Portraits of Wildflowers

Perspectives on Nature Photography

Over easy

with 29 comments

Scrambled Eggs Flowers 9966

The over easy was me, lying on my side to take this picture of scrambled eggs, as Corydalis curvisiliqua is quaintly called. A good name, no? I had this visual breakfast at the Austin Nature Center on February 22. (And speaking of the visual, my wife imagines the flower just to the left of the picture’s center as a bird facing to the right.)

To see the many places in the west-central United States where this species grows, you can consult the state-clickable map at the USDA website.

© 2012 Steven Schwartzman

Written by Steve Schwartzman

February 27, 2012 at 5:46 AM

29 Responses

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  1. Eggs, birds, bananas! My first impression was of peeling bananas. Funny what our different mindsets can conjure up in a pattern or in this case the shape of a flower. They are very beautiful. ~ Lynda


    February 27, 2012 at 7:18 AM

    • Now that you say bananas I can see them, but I didn’t before. This is a species I don’t often encounter, so I was pleased not only to find it but also to find it so early in the season.

      Steve Schwartzman

      February 27, 2012 at 7:24 AM

  2. This is a beautiful shot! Very impressive macro, wonderful DOF! God work Steven! 🙂


    February 27, 2012 at 7:54 AM

    • Thank you. Perhaps as a fan of avian creatures you saw a yellow bird too.

      Steve Schwartzman

      February 27, 2012 at 9:15 AM

      • She’s got a good eye! It would have to be an imaginary Canary! 🙂


        February 27, 2012 at 10:53 AM

  3. Hi Steven

    This photo is just beautifully captured.



    February 27, 2012 at 9:02 AM

  4. Interesting that Corydalis solida, another member of the family, is known familiarly as “bird in the bush”. Apparently your wife caught the family resemblance!

    I do see the bird, but I must confess – it looks rather like a yellow marshmallow Peep.

    Interesting that this plant is endangered in Iowa, the northernmost limit of its range.


    February 27, 2012 at 9:38 AM

    • I’ll tell her about that name; thanks. Following your mention of Corydalis solida, I looked online and some of the pictures of other flowering Corydalis species do look like a flock of little birds in a tree. As for the northernmost range of C. curvisiliqua, did you ever see these flowers when you lived in Iowa?

      Steve Schwartzman

      February 27, 2012 at 9:59 AM

      • No, I can’t say that I did. At least, I wasn’t aware of them. Of course, in those days I was much more attuned to garden flowers, although I was fond of cattails, milkweed and bittersweet.


        February 27, 2012 at 8:26 PM

  5. Very elegant.
    Love the blur in the background.

    Pablo Buitrago

    February 27, 2012 at 12:07 PM

    • I’m certainly fond of out-of-focus backgrounds, as some of the recent pictures here can attest. Thanks for seeing elegance here.

      Steve Schwartzman

      February 27, 2012 at 12:46 PM

  6. Scrambled eggs… hahaha!!! I can see it. I also can see Lynda’s peeling banana. 🙂 This is my first time seeing a flower shaped like that. Fascinating!

    Anyway, another great shot. 🙂


    February 27, 2012 at 3:10 PM

    • And scrambled eggs isn’t just my name for these flowers: that’s really what people call them. This species belongs to a botanical family that has just a few representatives in central Texas.

      Steve Schwartzman

      February 27, 2012 at 3:16 PM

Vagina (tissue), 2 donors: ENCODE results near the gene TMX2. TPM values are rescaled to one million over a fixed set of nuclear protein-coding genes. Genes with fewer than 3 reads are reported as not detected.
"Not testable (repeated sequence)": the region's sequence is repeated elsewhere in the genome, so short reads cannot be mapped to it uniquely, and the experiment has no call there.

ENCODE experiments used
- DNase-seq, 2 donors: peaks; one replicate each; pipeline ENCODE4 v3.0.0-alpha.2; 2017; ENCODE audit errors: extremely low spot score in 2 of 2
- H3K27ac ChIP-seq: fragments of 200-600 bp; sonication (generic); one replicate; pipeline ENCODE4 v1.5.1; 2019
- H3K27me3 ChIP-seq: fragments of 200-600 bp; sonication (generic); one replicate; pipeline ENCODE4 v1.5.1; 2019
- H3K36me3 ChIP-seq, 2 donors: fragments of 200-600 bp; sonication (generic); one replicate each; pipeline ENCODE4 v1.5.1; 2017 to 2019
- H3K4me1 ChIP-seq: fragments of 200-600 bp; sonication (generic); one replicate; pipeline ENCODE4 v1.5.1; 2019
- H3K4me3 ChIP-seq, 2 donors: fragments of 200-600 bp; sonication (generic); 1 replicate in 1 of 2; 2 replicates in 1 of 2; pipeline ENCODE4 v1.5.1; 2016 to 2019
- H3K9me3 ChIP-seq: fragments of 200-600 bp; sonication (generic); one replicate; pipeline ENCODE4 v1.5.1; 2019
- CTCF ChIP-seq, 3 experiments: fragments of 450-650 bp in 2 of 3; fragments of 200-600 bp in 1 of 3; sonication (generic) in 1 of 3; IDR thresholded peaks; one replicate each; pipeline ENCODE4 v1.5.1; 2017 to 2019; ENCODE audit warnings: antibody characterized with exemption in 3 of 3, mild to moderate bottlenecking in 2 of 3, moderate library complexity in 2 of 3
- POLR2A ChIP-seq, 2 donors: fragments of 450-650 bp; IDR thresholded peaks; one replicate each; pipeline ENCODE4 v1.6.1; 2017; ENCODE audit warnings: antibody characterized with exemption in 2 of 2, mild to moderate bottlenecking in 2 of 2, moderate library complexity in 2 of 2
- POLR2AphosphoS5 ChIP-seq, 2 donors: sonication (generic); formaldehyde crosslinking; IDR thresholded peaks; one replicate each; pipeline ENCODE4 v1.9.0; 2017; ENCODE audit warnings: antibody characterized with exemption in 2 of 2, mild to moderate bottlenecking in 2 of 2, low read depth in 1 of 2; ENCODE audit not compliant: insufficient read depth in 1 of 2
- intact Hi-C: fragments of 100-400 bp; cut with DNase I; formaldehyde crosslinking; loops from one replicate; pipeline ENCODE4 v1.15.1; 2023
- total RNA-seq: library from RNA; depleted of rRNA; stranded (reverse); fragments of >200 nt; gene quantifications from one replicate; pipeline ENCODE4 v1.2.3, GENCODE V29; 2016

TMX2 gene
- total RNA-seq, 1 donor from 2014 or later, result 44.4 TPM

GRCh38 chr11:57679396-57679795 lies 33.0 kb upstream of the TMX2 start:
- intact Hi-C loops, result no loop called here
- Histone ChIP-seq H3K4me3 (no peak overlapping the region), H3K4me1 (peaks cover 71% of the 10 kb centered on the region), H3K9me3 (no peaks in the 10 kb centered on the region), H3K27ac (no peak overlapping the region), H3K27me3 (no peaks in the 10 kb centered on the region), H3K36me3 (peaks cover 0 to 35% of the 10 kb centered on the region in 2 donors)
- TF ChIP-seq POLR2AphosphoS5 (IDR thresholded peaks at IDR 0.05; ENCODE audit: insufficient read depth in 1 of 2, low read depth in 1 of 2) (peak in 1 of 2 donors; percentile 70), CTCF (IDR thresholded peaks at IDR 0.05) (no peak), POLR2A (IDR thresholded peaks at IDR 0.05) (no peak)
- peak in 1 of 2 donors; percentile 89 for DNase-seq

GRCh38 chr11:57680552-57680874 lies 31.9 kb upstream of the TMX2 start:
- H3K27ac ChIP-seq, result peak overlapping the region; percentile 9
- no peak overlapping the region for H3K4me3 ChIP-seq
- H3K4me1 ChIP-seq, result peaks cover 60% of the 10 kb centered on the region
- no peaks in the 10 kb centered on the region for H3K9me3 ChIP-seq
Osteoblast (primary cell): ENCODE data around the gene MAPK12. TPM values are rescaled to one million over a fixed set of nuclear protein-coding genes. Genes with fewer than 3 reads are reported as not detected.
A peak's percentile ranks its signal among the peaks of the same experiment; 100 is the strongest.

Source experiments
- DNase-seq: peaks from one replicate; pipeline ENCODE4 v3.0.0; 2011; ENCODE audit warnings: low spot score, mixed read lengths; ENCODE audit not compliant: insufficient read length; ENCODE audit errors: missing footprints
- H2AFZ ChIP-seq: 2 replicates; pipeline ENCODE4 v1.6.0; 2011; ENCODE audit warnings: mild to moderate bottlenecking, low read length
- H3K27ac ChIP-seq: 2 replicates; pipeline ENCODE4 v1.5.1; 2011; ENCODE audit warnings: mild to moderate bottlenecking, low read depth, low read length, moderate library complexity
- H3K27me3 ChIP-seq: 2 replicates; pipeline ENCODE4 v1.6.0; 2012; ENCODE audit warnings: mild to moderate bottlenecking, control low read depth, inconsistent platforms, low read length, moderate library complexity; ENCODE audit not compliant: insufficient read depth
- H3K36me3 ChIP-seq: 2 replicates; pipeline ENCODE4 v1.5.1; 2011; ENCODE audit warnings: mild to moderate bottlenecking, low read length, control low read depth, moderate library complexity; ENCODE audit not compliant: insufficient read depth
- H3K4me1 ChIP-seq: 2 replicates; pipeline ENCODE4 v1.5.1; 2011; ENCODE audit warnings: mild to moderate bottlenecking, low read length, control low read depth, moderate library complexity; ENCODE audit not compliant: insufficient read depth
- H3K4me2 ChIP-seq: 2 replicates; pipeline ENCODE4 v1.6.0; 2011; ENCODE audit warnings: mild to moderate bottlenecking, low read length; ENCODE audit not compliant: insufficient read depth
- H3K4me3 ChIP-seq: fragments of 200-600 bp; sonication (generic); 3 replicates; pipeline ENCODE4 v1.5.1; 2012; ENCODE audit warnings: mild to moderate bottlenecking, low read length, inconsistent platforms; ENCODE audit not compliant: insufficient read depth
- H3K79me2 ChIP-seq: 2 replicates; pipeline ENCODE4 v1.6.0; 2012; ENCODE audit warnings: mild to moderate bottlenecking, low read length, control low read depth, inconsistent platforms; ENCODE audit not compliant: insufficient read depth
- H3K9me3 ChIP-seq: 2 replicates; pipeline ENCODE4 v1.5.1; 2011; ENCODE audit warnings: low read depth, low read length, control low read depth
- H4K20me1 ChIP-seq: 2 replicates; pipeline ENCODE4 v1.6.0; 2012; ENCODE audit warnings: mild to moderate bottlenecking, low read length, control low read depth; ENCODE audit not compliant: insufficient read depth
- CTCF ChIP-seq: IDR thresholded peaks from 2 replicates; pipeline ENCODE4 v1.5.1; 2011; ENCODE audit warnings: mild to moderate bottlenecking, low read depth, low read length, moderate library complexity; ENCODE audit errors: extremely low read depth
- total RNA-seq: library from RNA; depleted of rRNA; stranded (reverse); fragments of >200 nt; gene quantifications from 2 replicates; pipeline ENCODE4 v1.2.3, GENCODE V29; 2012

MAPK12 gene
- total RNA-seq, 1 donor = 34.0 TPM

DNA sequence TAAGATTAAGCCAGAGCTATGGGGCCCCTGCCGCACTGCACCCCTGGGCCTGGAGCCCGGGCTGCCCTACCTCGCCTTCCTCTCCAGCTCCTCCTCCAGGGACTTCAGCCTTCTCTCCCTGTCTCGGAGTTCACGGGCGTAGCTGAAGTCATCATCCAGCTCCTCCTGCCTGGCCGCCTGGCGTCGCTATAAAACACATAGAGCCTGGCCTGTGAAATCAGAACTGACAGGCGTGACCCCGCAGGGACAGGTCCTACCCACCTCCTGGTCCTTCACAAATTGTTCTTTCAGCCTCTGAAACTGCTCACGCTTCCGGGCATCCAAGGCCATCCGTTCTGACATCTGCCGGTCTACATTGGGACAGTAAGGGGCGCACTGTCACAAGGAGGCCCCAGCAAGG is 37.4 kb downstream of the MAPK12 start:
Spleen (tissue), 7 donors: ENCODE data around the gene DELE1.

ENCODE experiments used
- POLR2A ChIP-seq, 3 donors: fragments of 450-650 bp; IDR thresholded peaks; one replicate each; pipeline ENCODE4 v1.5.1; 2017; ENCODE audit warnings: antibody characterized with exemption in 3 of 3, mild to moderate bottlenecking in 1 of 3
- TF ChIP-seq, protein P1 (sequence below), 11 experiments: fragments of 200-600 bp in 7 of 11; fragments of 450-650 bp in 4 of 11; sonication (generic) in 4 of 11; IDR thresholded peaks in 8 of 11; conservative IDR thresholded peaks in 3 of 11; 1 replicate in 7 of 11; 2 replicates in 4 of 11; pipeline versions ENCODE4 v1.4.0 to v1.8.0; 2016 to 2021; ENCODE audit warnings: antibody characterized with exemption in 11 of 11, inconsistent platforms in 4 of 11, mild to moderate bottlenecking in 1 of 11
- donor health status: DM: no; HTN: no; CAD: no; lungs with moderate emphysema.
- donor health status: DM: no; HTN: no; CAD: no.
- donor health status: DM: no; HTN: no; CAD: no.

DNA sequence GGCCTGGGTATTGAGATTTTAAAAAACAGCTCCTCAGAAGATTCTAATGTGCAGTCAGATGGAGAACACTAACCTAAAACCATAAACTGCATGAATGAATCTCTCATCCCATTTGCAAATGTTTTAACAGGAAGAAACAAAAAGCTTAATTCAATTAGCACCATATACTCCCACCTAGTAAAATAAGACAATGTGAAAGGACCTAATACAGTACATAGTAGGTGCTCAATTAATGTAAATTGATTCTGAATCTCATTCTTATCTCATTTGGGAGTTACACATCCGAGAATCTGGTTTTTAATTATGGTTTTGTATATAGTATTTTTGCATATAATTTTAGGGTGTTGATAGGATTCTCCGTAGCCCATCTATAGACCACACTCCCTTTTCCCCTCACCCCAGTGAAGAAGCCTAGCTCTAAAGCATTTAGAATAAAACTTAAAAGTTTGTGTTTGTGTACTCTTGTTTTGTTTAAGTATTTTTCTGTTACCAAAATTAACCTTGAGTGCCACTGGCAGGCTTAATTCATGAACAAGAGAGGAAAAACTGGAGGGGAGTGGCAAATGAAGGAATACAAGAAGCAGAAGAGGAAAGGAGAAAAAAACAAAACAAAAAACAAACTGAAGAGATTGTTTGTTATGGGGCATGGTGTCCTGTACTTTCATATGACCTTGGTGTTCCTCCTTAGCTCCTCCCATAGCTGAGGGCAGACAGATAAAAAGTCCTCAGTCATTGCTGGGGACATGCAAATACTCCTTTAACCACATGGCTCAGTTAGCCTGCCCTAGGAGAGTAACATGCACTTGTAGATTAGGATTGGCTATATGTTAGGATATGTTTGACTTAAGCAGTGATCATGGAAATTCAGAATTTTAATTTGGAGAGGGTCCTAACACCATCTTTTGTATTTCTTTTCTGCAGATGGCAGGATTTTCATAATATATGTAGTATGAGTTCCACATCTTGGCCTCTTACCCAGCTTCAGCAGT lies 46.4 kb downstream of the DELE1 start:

7. I think she gave a good description! Now she needs to post some pictures of you in the dirt taking your beauties!



    February 27, 2012 at 7:15 PM

    • Me in the dirt: not very photogenic, I’m afraid. I’ll let the flowers do the showing off.

      Steve Schwartzman

      February 27, 2012 at 9:25 PM

  8. Nice picture, colors are wonderful as usual. I will be waiting for a pic of you crawling in the mud 😀

    Spiral Dreamer (Francis)

    February 27, 2012 at 7:18 PM

  9. I picture you taking this picture, so as to get just the right angle! I like the thought of the flower as a bird peeping about. In fact, there’s quite a lot of peeping about going on here, once you start to see it that way! Your flowers dance.

    Susan Scheid

    February 27, 2012 at 7:50 PM

    • I said “over easy” but it wasn’t so easy to get a good position. I’m happy to have gotten one picture that came out as well as this one. Happy, too, that you see the bird(s) peeping about. And your last comment has set me to thinking that maybe I can get my flower pictures on Dancing with the Stars.

      Steve Schwartzman

      February 27, 2012 at 9:33 PM

  10. Lovely photo! Your photos are making me very anxious for our wildflowers to begin blooming!


    February 27, 2012 at 10:57 PM

    • Ours have mostly been on a small scale so far, but obviously a lot more than you’re seeing in Montana. Here we’re hoping for a spring display that will contrast with last year’s drought.

      Steve Schwartzman

      February 28, 2012 at 5:44 AM

  11. What a beautiful plant! I love corydalis, but have never seen this one before.


    February 28, 2012 at 1:11 AM

    • And for me it’s the reverse. Until a comment above by Shoreacres set me to doing an Internet search, I’d never seen pictures of any of the other species of Corydalis. Much of what I know about plants is tied to central Texas.

      Steve Schwartzman

      February 28, 2012 at 6:15 AM

  12. Spring is getting closer…thanks for sharing all the colorful flowers you find!


    February 28, 2012 at 10:14 AM

  13. What an interesting flower. Thanks for sharing!

    Brandon Brasseaux

    March 7, 2012 at 8:49 PM

    • My pleasure, both in sharing it and finding it in the first place, because I don’t run across this species very often.

      Steve Schwartzman

      March 7, 2012 at 8:59 PM

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